Preparing for leadership in General Practice : a qualitative exploration of how GP trainees learn about leadership
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The recent rise to prominence of healthcare leadership worldwide has prompted those involved in medical education to consider how to facilitate learning to lead effectively. Research has focused on formal curriculum activities. Curricular theory suggests that trainee doctors may also learn through the informal curriculum but there is a lack of medical education literature on this. We aimed to explore how GP trainees learn about leadership in their GP training practices. Epistemologically grounded in social constructionism, this research involved 15 semi-structured interviews with GP trainees about to complete their training. Interviews were conducted using an online video conferencing method, audio-taped, transcribed and analysed using thematic framework analysis. We identified three learning processes contributing to leadership development; evaluating leadership, formulating views on leadership and constructing a personal leadership identity. Other factors operating within the informal curriculum included leadership terminology, and the quality of relationships and networks. Paradoxically, a role model’s fallibility could positively influence leadership learning. Based on our findings, we present a model for the informal leadership learning process. This may enhance the facilitation of leadership learning by trainers and the wider clinical team, and positively influence the delivery and content of formal leadership courses.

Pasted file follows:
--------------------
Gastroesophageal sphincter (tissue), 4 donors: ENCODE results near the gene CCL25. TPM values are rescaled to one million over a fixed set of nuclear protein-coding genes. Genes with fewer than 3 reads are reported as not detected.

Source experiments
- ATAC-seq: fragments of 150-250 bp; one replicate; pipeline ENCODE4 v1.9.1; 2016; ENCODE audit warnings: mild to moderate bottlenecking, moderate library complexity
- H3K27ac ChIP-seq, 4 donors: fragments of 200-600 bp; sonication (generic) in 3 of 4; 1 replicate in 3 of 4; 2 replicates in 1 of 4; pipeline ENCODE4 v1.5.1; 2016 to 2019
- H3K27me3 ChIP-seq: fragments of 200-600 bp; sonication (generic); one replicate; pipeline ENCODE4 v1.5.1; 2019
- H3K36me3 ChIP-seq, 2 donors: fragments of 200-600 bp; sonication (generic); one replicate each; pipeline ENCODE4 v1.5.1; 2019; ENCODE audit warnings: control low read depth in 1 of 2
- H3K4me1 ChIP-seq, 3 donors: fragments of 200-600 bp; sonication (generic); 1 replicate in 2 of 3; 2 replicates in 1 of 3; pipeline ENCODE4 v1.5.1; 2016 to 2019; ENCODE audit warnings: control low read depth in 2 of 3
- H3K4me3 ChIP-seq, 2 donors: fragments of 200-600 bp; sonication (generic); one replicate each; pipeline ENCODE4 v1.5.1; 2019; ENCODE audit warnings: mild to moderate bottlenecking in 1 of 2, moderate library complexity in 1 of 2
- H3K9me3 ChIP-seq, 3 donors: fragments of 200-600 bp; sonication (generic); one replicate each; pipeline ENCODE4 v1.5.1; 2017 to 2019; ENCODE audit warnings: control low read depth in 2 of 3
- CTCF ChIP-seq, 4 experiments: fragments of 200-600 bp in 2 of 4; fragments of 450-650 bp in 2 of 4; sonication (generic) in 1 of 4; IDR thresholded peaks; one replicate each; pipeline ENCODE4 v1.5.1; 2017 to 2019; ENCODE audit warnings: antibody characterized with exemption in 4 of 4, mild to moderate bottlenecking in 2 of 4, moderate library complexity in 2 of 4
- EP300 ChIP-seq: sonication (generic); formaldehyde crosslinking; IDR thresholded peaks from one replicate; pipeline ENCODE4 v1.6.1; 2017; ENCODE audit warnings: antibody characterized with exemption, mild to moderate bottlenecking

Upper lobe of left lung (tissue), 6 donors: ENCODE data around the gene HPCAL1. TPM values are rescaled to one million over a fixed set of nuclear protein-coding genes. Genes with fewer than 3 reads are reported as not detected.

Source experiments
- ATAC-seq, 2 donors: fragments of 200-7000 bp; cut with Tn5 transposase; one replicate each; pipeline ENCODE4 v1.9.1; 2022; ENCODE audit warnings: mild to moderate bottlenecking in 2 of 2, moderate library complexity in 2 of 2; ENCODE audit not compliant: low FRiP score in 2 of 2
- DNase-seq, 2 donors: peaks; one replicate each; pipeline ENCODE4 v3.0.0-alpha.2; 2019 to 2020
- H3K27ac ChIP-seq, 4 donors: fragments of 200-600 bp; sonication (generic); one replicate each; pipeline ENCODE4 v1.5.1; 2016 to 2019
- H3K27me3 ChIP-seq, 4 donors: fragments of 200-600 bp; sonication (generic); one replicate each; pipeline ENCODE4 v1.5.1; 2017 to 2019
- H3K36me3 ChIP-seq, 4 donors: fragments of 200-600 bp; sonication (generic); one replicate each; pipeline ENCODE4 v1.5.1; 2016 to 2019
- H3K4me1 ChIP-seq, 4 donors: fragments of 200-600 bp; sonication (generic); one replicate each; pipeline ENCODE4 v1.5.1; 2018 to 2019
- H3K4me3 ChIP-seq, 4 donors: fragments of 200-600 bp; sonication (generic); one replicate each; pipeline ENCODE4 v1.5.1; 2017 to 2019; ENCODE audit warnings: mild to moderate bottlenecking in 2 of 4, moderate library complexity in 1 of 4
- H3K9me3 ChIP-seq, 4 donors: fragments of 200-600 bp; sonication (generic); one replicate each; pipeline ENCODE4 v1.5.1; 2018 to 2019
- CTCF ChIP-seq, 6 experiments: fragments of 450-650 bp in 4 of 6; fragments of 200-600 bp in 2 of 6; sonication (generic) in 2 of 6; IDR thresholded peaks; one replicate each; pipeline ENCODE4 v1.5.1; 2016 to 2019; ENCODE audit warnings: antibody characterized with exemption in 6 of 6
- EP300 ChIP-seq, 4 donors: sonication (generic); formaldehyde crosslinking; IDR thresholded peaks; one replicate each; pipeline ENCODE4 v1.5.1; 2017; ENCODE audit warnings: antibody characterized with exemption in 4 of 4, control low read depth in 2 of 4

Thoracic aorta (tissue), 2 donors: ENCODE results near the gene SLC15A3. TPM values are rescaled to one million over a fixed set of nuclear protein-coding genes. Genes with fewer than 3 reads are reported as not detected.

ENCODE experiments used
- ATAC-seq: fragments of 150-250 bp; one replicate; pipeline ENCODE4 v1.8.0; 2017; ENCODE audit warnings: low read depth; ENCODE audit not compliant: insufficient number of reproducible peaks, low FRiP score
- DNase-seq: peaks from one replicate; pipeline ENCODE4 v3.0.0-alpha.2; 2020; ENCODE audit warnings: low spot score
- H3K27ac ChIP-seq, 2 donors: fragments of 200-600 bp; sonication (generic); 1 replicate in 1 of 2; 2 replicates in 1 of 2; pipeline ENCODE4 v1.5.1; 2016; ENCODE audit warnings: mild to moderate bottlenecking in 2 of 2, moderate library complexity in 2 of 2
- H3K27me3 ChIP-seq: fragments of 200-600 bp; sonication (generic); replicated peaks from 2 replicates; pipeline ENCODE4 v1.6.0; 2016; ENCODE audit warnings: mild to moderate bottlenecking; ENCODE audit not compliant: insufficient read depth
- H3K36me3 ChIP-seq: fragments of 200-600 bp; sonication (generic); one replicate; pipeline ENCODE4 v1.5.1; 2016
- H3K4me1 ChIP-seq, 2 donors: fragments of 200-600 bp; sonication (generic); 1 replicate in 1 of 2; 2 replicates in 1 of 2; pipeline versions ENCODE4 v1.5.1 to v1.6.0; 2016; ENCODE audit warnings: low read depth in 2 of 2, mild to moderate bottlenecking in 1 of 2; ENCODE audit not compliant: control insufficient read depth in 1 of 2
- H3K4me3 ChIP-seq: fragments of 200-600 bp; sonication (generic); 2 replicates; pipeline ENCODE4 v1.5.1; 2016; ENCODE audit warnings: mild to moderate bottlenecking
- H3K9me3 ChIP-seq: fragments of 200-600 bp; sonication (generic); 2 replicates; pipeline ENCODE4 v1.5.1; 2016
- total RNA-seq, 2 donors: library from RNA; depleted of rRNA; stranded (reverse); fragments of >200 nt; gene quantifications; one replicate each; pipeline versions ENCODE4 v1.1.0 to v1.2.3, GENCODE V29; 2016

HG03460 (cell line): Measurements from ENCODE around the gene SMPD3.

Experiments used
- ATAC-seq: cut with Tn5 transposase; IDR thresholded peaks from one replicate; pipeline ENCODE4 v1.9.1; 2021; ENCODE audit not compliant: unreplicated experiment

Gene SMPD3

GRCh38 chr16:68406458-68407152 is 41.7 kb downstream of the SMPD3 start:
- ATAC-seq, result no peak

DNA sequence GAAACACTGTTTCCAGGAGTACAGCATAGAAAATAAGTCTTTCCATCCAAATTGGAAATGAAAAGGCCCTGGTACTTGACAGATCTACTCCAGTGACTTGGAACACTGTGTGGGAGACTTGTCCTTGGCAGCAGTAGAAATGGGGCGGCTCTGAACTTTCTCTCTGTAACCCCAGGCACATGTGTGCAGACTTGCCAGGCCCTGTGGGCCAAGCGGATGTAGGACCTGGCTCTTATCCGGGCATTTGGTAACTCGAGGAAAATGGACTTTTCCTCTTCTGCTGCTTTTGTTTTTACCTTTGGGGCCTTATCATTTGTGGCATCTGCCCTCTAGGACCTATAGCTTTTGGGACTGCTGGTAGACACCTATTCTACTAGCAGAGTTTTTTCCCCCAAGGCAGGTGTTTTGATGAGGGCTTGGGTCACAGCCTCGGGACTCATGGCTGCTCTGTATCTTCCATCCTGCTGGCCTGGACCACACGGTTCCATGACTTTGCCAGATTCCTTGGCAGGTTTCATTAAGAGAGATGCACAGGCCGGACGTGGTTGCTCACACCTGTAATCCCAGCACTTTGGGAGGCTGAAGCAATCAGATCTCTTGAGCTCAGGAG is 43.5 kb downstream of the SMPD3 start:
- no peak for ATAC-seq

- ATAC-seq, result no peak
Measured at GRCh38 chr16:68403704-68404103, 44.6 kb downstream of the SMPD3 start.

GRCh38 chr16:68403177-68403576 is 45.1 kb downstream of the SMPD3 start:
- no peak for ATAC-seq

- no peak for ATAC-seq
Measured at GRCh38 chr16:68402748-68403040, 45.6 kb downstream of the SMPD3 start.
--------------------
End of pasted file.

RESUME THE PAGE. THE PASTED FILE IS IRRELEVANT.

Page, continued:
Nicol , J & Gordon , L J 2018 , ' Preparing for leadership in General Practice : a qualitative exploration of how GP trainees learn about leadership ' , Education for Primary Care , vol. Latest Articles . https://doi.org/10.1080/14739879.2018.1528896
Education for Primary Care
© 2018, Informa UK Limited, trading as Taylor & Francis Group. This work has been made available online in accordance with the publisher's policies. This is the author created accepted version manuscript following peer review and as such may differ slightly from the final published version. The final published version of this work is available at https://doi.org/10.1080/14739879.2018.1528896
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